Hardwired Systems
A hardwired alarm system is a preferable option if your home is already pre-wired for intruder alarm or other security systems. This type of house orientation leans more on the hardwired option. People also have the option to ask the same provider who installed the pre-wired system to set up the alarm and security components for more convenience.

For homeowners who prefer a different provider, they only need to change the programming control panel or converter. Some cases require all new converter or control panel. So long as the wiring remains intact, then any provider can work with the present sensors.

Wired systems do not work with specific network configurations like wireless networks, making the system more versatile with other brands of alarm and security components. You do not have to buy new motion detectors, replacement switches, and other sensors to upgrade the master panel or the keypad in a few years.

wireless alarm system from DSC

Alarm System Store explains that most owners can make the most out of their hardwired systems should they maximize the wire across all points in the installed setup. Hardwired systems are often ideal for remodeling or new construction projects especially when the walls are open.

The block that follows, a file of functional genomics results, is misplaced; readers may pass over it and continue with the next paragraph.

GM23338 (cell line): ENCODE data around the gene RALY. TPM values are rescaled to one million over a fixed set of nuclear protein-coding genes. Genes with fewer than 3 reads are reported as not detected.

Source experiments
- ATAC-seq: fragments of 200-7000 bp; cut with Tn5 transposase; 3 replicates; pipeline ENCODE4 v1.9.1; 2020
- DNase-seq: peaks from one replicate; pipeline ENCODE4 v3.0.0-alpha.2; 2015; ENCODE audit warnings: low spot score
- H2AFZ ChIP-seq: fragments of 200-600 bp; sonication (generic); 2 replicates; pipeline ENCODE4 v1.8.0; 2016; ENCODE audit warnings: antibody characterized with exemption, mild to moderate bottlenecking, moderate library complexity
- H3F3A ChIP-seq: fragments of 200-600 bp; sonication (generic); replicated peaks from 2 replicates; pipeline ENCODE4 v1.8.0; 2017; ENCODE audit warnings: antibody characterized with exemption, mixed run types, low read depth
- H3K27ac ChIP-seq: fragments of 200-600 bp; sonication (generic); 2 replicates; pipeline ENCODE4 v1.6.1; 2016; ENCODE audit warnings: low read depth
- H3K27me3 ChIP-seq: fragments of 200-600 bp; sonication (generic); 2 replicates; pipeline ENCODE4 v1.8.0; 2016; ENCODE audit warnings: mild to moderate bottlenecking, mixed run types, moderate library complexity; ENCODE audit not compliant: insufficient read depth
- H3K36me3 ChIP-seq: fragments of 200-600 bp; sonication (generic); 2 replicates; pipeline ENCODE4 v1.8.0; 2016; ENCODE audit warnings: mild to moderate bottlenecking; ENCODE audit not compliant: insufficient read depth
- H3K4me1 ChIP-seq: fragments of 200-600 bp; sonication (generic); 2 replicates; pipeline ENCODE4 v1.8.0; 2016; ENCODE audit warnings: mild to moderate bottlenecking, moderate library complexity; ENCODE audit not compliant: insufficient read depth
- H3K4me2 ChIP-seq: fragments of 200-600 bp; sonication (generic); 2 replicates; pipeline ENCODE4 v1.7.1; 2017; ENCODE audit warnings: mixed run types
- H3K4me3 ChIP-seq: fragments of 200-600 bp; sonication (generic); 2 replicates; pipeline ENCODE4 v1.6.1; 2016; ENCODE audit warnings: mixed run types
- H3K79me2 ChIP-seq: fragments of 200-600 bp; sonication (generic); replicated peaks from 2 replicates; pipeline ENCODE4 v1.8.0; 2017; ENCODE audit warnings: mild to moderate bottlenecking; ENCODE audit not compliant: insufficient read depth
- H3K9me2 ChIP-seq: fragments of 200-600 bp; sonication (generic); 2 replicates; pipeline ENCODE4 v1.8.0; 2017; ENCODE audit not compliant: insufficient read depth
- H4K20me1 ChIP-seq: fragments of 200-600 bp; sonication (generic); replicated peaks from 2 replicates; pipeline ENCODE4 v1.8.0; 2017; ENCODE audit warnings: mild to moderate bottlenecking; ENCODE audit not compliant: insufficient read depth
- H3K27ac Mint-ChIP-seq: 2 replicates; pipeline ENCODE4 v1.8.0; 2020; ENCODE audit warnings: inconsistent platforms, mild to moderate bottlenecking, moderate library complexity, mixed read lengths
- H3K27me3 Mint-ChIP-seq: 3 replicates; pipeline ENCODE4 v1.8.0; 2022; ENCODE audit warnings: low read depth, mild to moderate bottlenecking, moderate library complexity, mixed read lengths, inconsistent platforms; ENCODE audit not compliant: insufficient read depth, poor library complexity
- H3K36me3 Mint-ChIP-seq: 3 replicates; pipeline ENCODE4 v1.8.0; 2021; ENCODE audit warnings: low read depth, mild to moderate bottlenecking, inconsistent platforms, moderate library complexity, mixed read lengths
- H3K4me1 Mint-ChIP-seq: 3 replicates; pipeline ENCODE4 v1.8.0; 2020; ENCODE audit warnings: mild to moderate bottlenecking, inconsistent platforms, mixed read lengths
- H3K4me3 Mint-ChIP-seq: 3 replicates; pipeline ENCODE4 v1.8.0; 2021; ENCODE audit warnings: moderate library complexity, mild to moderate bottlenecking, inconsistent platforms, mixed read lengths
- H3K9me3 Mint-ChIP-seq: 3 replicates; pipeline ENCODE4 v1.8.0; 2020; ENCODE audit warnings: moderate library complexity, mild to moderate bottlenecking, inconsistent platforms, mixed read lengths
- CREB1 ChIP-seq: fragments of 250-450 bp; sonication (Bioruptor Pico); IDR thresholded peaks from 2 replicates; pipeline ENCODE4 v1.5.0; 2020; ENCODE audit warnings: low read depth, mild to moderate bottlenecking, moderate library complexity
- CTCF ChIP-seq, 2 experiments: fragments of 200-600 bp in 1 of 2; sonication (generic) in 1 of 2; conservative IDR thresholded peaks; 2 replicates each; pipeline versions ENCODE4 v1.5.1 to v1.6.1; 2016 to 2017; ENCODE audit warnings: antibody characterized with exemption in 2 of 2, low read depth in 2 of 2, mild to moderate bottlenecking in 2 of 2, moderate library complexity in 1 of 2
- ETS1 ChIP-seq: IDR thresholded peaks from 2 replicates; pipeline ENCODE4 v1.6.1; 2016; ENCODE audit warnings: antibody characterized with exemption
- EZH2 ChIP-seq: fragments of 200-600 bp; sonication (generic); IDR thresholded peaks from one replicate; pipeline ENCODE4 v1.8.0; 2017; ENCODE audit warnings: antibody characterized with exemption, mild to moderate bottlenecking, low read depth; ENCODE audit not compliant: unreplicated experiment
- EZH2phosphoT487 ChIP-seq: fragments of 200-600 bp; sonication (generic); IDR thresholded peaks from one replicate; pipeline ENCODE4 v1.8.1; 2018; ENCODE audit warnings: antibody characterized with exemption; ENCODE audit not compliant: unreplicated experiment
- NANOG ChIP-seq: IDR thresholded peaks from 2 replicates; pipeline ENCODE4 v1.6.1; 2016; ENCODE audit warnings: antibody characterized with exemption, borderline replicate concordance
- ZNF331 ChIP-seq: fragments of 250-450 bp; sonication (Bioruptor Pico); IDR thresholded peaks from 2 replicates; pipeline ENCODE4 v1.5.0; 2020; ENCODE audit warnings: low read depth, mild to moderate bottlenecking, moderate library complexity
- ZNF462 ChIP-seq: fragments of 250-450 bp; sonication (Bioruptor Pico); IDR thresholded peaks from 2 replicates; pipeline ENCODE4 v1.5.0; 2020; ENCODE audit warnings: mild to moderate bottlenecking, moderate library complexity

Deciding Against Cost, Installation, Structure, and Reliability

Cost and Installation
Generally, hardwire systems are more affordable than hardwired panels. However, they are more challenging to install because of their open wall requirements. Home installation for hardwired systems can take up around 12 to 16 hours. Standard wireless installation should not take more than 4 hours.

The type of property can affect your choice of security. Most commercial establishments prefer hardwired systems for additional security. It makes it harder for burglars and other threats to tap into the alarm system if they are embedded in the walls. Many homes go for wireless because of convenience. However, reliability should be on top of every homeowner’s list. The wireless system needs to be robust enough to prevent tampering or outside access. This is where structure comes in.

Structure and Reliability
According to Wired, there has been a growing security concern over wireless home alarms. Two researchers noted that this type of system is prone to multiple false warnings or suppressed alerts.